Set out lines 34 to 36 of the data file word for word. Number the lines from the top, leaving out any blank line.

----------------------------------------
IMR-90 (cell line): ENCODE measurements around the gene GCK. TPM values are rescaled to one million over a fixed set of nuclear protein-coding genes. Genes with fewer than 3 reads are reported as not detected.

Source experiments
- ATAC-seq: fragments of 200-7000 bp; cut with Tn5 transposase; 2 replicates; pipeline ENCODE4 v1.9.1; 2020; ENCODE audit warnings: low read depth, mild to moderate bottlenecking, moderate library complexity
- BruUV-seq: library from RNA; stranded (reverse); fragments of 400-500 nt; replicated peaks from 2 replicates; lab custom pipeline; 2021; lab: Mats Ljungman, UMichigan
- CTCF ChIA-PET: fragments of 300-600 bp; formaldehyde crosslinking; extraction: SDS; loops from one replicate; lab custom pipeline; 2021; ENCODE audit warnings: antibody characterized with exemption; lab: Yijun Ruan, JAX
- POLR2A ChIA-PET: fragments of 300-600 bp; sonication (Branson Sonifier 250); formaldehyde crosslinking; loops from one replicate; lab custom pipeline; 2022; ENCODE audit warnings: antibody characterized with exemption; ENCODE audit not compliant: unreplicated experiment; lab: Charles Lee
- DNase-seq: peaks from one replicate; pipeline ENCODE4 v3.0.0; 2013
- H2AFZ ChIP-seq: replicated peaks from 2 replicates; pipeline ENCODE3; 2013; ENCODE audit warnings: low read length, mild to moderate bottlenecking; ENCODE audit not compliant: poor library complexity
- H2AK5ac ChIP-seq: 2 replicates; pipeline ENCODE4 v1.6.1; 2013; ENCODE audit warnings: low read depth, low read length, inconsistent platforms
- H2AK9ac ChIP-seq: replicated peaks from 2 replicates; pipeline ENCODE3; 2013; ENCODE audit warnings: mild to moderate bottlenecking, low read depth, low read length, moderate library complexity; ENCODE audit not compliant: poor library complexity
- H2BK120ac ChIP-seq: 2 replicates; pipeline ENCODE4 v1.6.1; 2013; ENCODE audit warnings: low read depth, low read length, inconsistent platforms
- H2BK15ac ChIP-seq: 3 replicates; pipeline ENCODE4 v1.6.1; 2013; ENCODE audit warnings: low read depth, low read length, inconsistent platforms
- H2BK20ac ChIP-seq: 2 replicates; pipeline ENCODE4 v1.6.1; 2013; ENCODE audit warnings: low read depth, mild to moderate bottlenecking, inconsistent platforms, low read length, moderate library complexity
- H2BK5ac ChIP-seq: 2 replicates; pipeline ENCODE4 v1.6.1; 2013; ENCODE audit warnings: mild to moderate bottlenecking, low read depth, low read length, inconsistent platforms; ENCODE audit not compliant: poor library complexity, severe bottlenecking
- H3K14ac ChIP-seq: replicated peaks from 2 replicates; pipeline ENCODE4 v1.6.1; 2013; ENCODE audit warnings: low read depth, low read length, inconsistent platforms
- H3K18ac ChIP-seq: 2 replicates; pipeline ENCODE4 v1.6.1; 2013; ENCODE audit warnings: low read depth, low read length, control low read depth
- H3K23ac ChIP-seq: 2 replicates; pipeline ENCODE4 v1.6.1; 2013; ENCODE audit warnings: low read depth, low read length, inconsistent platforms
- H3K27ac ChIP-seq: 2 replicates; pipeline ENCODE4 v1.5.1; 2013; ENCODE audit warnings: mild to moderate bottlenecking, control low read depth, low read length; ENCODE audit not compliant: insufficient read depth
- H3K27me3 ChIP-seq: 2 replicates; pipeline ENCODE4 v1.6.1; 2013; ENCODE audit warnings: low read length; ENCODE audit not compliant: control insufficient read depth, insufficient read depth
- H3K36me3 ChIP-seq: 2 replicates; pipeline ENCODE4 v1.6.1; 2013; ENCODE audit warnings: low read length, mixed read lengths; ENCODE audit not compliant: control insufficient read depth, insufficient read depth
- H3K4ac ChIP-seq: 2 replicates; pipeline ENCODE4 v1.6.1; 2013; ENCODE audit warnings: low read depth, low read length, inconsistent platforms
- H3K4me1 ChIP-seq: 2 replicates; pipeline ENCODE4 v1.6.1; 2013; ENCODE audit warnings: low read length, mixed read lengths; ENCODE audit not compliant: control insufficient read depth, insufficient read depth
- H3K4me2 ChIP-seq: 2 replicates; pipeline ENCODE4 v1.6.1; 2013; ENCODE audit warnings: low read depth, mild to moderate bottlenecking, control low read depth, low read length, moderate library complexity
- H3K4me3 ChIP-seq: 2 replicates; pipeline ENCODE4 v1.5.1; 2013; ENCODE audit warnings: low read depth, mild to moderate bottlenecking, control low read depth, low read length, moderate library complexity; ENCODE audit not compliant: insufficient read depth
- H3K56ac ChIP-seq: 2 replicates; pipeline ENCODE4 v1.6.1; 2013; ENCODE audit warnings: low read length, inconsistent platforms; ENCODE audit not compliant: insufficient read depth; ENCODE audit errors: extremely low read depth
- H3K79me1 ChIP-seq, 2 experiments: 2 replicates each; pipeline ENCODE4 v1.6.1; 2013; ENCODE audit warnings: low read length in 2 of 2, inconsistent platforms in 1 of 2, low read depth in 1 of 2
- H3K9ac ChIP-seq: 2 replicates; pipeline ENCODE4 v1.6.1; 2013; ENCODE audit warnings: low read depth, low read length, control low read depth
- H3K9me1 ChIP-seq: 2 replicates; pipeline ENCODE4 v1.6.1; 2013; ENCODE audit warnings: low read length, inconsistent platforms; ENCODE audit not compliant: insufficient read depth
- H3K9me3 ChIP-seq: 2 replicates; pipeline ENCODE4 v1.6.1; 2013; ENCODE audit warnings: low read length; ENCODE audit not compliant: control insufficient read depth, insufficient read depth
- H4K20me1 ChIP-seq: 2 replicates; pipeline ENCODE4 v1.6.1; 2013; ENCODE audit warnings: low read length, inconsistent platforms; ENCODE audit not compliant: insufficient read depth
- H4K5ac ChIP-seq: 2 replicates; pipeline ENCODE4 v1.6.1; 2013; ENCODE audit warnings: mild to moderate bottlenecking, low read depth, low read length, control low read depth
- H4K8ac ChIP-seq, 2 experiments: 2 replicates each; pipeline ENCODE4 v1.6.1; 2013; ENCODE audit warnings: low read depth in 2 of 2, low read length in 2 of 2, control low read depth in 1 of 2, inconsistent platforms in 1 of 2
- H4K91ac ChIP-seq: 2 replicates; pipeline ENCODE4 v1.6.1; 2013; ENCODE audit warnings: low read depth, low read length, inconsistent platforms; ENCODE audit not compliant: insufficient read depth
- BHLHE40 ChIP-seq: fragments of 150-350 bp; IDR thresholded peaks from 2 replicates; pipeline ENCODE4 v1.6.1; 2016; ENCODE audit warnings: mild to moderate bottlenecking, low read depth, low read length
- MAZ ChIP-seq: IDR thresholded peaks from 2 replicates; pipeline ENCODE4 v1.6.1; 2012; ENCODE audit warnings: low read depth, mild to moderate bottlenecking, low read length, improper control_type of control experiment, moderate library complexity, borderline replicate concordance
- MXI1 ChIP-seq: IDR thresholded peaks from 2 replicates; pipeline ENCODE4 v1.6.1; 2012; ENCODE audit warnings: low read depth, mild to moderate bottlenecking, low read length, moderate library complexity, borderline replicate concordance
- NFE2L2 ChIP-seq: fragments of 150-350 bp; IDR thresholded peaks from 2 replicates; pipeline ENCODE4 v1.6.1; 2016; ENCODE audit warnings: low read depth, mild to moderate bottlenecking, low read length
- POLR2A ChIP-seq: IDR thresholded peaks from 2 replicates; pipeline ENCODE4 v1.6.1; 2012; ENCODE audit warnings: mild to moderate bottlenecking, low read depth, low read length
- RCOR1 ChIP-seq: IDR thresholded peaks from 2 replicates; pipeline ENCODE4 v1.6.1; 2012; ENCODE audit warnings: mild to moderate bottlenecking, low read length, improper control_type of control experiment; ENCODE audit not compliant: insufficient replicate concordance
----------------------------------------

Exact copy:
- BHLHE40 ChIP-seq: fragments of 150-350 bp; IDR thresholded peaks from 2 replicates; pipeline ENCODE4 v1.6.1; 2016; ENCODE audit warnings: mild to moderate bottlenecking, low read depth, low read length
- MAZ ChIP-seq: IDR thresholded peaks from 2 replicates; pipeline ENCODE4 v1.6.1; 2012; ENCODE audit warnings: low read depth, mild to moderate bottlenecking, low read length, improper control_type of control experiment, moderate library complexity, borderline replicate concordance
- MXI1 ChIP-seq: IDR thresholded peaks from 2 replicates; pipeline ENCODE4 v1.6.1; 2012; ENCODE audit warnings: low read depth, mild to moderate bottlenecking, low read length, moderate library complexity, borderline replicate concordance